Understanding "Matches Pattern" and Regular Expressions in LeadConduit

LeadConduit rules that operate on text include a "matches pattern" option. You enter that pattern into the rule in the form of a "regular expression".


Also, some LeadConduit response-parsing mappings can be defined using regular expressions.


What is a regular expression?

So, what is a regular expression ("regex")?

A regular expression is a type of shorthand that describes to the regex engine how to find matching character combinations in a string. Where regular expressions are used in an application there is a regular expression "engine" hidden in the background, waiting to be fed a regular expression pattern and a subject string to search.

Think of the engine as a mini-program that analyzes the subject string using the regex pattern as its instructions and returns "true" if it finds a match or "false" if it does not.

In some situations, the engine may "capture" and return a pattern-defined portion of the subject string.

(In some applications the regex engine can even make substitutions to re-write the subject string, but substitution/rewrite is not applicable in LeadConduit.)

Other Resources: Learning Regular Expression Syntax

Volumes have been written about regular expressions. Teaching it is beyond the scope of this knowledge base. Here, though, are some excellent online resources.

One last thing...

There is one "gotcha" that every beginner using regular expressions experiences, so we WILL teach you about that.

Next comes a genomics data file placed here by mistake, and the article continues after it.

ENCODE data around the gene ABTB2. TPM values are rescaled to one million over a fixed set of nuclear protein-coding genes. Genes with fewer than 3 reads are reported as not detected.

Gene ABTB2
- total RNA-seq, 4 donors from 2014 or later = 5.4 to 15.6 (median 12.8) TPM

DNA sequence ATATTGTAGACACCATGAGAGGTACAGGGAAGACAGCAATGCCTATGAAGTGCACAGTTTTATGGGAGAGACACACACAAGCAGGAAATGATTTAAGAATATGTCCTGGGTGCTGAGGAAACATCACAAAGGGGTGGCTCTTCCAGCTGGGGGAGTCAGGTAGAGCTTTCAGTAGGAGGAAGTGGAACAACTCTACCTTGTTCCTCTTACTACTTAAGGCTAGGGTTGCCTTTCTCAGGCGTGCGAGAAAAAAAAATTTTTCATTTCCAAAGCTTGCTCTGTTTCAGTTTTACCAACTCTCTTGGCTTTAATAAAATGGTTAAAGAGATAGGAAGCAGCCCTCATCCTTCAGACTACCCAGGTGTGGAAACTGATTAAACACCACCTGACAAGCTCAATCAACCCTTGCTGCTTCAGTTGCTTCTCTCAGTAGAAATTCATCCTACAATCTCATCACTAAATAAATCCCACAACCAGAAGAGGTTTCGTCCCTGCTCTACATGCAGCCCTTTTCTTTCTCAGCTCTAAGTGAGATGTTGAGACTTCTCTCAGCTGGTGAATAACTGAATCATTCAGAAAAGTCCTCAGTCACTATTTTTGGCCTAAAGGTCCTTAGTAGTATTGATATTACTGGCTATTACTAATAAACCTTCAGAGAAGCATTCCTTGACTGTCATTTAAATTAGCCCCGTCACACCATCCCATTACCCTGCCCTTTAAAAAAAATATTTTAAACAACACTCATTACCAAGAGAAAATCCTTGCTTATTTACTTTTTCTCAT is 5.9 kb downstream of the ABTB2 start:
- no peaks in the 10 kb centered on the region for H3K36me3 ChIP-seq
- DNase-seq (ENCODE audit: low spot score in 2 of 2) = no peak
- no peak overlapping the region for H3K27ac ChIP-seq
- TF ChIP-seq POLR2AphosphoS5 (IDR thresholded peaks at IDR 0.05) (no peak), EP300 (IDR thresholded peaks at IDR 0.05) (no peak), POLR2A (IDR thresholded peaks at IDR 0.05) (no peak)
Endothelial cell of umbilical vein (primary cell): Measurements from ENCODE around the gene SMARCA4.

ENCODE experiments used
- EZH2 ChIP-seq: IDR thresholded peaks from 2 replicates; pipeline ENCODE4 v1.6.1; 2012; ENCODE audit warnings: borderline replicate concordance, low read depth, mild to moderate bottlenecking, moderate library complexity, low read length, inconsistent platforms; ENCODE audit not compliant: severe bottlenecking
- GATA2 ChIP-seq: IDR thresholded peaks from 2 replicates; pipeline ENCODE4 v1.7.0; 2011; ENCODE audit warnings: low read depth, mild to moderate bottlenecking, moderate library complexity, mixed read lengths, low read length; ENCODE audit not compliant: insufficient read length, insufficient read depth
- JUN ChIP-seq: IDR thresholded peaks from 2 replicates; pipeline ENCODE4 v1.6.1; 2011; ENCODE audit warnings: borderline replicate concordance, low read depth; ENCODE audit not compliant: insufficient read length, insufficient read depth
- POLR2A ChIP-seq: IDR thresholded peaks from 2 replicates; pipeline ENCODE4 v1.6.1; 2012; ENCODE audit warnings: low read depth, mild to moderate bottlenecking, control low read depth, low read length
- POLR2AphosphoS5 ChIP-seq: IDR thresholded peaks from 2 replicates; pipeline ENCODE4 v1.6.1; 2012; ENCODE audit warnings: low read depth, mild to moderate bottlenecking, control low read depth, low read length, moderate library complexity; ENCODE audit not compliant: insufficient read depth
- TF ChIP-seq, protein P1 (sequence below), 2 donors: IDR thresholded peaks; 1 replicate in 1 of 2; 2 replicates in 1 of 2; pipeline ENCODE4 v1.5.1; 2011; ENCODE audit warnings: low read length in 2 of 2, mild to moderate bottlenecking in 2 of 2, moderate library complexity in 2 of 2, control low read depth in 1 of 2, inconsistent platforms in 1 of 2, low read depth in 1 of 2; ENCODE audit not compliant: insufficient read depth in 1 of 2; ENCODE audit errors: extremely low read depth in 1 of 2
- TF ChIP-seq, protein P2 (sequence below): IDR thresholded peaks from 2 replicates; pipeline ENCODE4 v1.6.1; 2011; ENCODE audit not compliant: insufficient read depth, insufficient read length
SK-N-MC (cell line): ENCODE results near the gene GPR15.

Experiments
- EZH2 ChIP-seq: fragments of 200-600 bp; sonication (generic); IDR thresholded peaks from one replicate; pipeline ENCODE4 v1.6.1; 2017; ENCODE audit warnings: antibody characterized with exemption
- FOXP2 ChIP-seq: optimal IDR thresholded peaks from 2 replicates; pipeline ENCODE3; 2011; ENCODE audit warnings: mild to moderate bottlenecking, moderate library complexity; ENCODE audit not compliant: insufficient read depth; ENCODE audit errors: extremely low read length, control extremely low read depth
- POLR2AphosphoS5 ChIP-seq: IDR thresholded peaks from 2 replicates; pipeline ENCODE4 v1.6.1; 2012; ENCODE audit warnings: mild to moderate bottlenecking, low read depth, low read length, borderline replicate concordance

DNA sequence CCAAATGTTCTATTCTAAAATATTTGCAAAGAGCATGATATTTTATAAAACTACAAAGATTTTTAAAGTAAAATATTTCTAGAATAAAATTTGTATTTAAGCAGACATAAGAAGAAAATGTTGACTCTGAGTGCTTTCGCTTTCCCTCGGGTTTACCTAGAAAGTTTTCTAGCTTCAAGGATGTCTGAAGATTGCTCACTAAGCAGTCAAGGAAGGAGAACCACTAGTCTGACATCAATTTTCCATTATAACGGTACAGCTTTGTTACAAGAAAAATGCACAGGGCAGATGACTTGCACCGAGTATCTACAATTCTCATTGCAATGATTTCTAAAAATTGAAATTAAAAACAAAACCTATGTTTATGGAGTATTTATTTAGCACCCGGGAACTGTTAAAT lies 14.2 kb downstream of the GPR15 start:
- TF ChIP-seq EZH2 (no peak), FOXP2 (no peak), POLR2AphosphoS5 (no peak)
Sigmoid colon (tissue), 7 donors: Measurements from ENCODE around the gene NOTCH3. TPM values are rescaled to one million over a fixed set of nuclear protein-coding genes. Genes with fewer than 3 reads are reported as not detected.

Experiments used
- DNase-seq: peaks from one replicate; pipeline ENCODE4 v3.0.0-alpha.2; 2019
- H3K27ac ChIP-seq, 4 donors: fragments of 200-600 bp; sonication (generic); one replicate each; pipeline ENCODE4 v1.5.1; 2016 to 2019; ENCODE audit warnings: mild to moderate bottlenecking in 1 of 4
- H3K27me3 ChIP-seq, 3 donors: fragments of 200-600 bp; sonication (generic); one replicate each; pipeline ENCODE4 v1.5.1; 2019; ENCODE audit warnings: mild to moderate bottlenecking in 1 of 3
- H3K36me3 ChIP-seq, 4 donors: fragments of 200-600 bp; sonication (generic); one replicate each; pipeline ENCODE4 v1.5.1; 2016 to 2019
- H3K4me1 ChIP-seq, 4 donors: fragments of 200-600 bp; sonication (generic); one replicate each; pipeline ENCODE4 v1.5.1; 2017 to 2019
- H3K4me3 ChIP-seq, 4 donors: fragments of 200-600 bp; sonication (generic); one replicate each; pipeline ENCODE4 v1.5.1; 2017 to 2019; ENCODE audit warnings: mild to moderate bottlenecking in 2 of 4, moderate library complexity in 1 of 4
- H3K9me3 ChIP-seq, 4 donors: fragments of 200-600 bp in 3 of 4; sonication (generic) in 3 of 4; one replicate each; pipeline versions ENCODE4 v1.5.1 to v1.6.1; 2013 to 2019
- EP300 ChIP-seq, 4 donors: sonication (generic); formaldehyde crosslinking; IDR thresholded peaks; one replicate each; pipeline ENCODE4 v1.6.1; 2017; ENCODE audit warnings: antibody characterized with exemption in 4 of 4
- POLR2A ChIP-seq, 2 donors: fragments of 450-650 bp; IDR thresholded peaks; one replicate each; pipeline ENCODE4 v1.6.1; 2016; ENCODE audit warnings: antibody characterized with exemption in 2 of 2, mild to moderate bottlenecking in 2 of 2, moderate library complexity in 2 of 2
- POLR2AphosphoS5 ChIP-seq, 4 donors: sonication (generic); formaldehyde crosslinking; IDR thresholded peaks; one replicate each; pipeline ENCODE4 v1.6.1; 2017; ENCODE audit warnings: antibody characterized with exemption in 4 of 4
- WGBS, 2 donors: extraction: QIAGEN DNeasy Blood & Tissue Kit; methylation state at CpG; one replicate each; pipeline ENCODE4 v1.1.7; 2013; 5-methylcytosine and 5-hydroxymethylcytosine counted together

There are 12 characters with special meanings to the regex engine:

  • the backslash \
  • the caret ^
  • the dollar sign $
  • the period or dot .
  • the vertical bar or pipe symbol |
  • the question mark ?
  • the asterisk or star *
  • the plus sign +
  • the opening parenthesis (
  • the closing parenthesis )
  • the opening square bracket [
  • and the opening curly brace {

These special characters are often called "metacharacters". If you want to use any of these characters as a literal in a regex, you need to escape them by preceding them with a backslash.

For example,

If you want to match the string $1.98 the correct pattern is /\$1\.98/
If you want to match the string the correct pattern is /tom\.jones@test\.com/
If you want to match the string foo[bar] the correct pattern is /foo\[bar]/
If you want to match the string foo(bar) the correct pattern is /foo\(bar\)/

Regular expressions are powerful tools, but they can be tricky. Always test your regular expressions before going live.

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